Our research investigates the role of pre-translation componential analysis in solving translation challenges presented by metaphor and metonymy in publicistic texts.
The aim of our research is to prove that componential analysis of metaphor and metonymy in publicistic texts helps the translator to examine the semantics and the pragmatics of a text. We also seek to prove that componential analysis allows the translator to find the most adequate and effective target language correspondence.
The hypothesis of our research consists in the fact that componential analysis of metaphor and metonymy in publicistic texts helps the translator to examine the semantics and the pragmatics of a text and allows the translator to find the most `adequate and effective target language correspondence.
The main objectives are the following:
▪ We intend to prove that componential analysis of metaphor and metonymy in publicistic texts helps to overcome lexical, lexical-grammatical and stylistic translation challenges.
▪ We will also prove that componential analysis can help us to find an `adequate and effective way of translation.
Componential analysis can be defined as a comprehensive method which allows the translator to examine the author's choice of words and word combinations, to analyze the author's intention and the reader's possible interpretation in order to suggest the most adequate and effective way of translation.
Thus, componential analysis helps the translator to analyze the denotative meaning of a word and to choose the “right” translation for metaphor and metonymy.
Let’s consider the following example:
This will not have been the shooter’s first adventure. Marcinko estimates that he might have made a dozen or more deployments, tours, etc.
The word adventure has several meanings in the source language. These are:
-an undertaking usually involving danger and unknown risks
-the encountering of risks <the spirit of adventure>
-an exciting or remarkable experience <an adventure in exotic dining>
-an enterprise involving financial risk
Combined with context analysis componential analysis allows us to choose the variant “an undertaking usually involving danger and unknown risks” as the most adequate one and to suggest the following variant of translation:
Это не первая боевая операция снайпера. Марцинко утверждает, что он прошел дюжины миссий, диверсий и тд.
Apart from componential analysis, the translator meets the challenge in rendering grammatical structure of the second sentence. In our case, we have to omit the structure of possibility and render the message as a fact.
Componential analysis also helps the translator to overcome challenges presented by semes acquired in the context.
Here is an example: He’s out there somewhere, an instant icon in the annals of American conflict, the ultimate big-game hunter. But an enigma, too, his identity cloaked for now, and maybe forever.
In this case we should take into consideration the intention of the author. In case of an official document, the author wouldn’t choose the word combination “his identity cloaked”. Probably, it would have been “his identity remains unknown”. But, in our case, it is the article and we are to preserve the stylistic color of the message.
Без сомнения он существует, где-то в хрониках американских конфликтов, этот наемник, не страшащийся опасностей, этот охотник на особо крупную дичь. Но вот странно, его личность остается загадкой сейчас и, вероятно, навсегда.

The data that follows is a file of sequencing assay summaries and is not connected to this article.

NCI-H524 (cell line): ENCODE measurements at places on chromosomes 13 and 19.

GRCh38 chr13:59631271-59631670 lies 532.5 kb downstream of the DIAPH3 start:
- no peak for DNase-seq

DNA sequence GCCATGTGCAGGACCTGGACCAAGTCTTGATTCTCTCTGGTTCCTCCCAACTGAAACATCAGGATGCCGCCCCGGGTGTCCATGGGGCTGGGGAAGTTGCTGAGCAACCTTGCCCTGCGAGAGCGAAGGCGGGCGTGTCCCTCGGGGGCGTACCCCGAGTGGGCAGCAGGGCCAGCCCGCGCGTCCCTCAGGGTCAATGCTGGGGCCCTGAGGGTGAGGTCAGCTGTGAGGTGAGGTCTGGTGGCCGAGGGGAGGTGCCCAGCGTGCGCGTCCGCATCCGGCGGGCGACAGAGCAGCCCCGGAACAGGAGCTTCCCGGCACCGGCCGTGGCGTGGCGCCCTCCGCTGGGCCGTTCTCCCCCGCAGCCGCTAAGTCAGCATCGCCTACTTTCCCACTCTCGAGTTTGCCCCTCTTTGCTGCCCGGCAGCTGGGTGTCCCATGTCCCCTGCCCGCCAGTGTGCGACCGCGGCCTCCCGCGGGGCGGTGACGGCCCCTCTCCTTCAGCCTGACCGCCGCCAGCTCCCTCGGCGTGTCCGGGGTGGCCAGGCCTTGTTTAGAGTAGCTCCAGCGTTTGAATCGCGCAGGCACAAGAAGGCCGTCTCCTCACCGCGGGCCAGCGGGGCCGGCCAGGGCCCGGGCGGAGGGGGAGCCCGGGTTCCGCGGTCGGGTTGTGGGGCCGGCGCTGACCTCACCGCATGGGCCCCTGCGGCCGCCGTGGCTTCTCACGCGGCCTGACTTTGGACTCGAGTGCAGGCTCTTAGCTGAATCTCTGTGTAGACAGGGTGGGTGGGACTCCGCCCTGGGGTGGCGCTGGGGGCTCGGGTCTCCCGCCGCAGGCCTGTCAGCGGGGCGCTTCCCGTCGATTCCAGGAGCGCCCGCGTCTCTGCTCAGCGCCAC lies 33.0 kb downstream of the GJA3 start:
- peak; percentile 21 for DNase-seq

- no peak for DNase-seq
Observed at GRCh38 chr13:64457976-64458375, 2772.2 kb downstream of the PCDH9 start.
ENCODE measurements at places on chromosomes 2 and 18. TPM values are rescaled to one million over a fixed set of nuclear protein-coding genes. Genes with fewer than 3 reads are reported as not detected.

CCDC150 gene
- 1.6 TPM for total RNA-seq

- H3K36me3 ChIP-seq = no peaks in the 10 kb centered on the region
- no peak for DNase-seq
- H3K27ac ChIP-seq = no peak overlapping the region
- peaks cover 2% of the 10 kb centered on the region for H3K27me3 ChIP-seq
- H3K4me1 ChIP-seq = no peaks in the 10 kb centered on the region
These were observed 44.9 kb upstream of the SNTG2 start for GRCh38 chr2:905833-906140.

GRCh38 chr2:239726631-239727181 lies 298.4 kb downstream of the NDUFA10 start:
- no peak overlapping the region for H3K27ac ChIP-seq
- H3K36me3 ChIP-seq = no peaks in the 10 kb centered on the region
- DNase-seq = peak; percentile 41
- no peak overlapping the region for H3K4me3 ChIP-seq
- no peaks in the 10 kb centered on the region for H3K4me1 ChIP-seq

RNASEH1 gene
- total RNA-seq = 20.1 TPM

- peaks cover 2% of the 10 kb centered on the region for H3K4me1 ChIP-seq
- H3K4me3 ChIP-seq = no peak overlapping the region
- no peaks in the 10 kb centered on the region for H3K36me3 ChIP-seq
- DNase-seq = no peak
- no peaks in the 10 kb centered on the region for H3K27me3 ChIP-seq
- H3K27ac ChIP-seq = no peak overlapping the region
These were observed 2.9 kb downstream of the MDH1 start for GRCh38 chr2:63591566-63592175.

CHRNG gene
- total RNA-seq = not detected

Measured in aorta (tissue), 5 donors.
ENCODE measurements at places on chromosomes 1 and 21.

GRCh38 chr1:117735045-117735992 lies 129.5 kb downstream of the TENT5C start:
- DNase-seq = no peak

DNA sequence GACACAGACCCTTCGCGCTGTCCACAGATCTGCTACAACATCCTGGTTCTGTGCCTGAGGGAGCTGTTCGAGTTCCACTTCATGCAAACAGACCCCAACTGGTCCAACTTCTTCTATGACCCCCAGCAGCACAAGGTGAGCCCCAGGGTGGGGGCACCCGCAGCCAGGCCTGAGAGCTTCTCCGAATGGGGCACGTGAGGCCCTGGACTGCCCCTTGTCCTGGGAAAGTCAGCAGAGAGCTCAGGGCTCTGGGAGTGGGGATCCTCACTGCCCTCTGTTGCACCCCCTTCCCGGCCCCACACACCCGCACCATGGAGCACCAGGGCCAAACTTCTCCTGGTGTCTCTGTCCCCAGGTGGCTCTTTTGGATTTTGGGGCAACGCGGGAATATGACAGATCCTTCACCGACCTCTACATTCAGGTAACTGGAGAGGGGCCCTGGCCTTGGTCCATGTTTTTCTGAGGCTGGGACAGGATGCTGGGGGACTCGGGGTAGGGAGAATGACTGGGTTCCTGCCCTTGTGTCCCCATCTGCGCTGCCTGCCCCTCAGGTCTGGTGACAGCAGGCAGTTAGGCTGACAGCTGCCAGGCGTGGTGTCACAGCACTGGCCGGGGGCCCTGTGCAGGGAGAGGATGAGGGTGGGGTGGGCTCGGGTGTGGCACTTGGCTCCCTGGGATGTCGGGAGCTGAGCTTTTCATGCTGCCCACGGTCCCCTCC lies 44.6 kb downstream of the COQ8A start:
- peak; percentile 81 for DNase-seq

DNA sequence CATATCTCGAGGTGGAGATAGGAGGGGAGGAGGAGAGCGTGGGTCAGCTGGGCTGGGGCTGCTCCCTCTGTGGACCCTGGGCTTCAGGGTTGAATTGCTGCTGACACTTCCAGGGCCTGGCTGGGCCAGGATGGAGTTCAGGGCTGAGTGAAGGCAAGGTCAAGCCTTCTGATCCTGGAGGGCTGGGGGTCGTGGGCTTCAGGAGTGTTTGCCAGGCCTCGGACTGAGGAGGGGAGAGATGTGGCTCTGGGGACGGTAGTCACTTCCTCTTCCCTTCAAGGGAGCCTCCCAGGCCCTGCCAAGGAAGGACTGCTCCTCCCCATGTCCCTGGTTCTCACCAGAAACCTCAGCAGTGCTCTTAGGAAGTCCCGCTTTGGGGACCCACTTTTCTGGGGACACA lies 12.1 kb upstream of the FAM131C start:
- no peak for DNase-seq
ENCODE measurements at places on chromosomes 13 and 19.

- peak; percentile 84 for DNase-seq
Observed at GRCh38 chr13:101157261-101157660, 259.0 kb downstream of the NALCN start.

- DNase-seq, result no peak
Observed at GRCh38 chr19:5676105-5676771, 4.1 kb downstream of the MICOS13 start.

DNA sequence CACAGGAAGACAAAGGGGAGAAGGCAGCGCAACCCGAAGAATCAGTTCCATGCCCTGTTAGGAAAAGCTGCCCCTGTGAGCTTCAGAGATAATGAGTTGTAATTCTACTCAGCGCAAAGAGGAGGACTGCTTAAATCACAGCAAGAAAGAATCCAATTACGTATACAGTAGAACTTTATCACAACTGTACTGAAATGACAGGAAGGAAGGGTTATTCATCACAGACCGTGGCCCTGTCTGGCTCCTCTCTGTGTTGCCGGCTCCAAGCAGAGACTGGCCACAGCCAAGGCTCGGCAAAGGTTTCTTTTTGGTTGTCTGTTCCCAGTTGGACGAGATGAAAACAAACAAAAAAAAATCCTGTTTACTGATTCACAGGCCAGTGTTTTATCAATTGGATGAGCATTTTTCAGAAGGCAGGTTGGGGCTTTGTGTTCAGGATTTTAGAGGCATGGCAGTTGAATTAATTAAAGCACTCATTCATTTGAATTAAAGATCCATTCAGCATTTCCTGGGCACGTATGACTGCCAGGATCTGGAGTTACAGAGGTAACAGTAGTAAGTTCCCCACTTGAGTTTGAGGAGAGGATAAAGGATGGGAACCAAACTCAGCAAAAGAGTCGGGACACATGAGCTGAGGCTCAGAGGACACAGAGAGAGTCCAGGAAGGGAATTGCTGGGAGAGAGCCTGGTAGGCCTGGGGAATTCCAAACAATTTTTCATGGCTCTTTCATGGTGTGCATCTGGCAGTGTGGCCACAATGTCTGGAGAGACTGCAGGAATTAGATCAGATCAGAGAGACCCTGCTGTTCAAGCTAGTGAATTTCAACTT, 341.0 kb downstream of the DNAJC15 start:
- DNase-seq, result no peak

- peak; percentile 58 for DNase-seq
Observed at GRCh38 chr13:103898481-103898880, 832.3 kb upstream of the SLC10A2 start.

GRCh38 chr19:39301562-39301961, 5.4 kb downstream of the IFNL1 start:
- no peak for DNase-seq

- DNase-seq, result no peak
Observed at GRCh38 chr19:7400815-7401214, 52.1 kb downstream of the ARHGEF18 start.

In this case we have also relied on the lexical translation technique, which is called “addition”. We had to add “без сомнения” in the beginning of the sentence in order to preserve the stylistic color of the article.
Componential analysis helps the translator to analyze things that are not expressed explicitly, but are only implied.
Let’s consider the following example: The camera really loved his face, and with good reason,” novelist Wallace Markfield wrote in a 1975 “Gunsmoke” appreciation in the New York Times. “it was a face that would age well and that, while aging, would carry intinations of waste, loss and futility.
One of the most frequent challenges that a translator comes across in publicistic texts is presented by mixed connotation, caused by various emotionally-colored semes. In our case these are “loss” and “futility”. Componential analysis together with etymological one helps us to learn that the word loss has the following meaning: failure to win.
This allows us to translate the text in the following way:
Камера действительно любила его лицо и на это были веские причины», пишет романист Wallace Markfield в газете “The New York Times” в 1975. «Это было лицо, которое будет стареть красиво и, старея, на нем появятся отпечатки утрат и потерь, проигрышей судьбе и тщетности борьбы.
The adverb “well” has many meanings in the source language. These are
in a good or proper manner
with good appearance or effect
with careful or close attention
in a way appropriate to the facts or circumstances, etc.
According to the message and the essence of the article, we are to put the meaning, which considers “good appearance” and concretize it.
As we see, componential analysis is a comprehensive approach to translation of publicistic texts, which allows the translator to examine the author's choice of words and sentence patterns, to analyze the author's intention and the reader's possible interpretation in order to suggest the most adequate and effective way of translation.
The translation techniques that may be used to overcome the translation challenges may be lexical (concretization, generalization, lexical substitution, compensation) and grammatical (addition, omission, and functional substitution).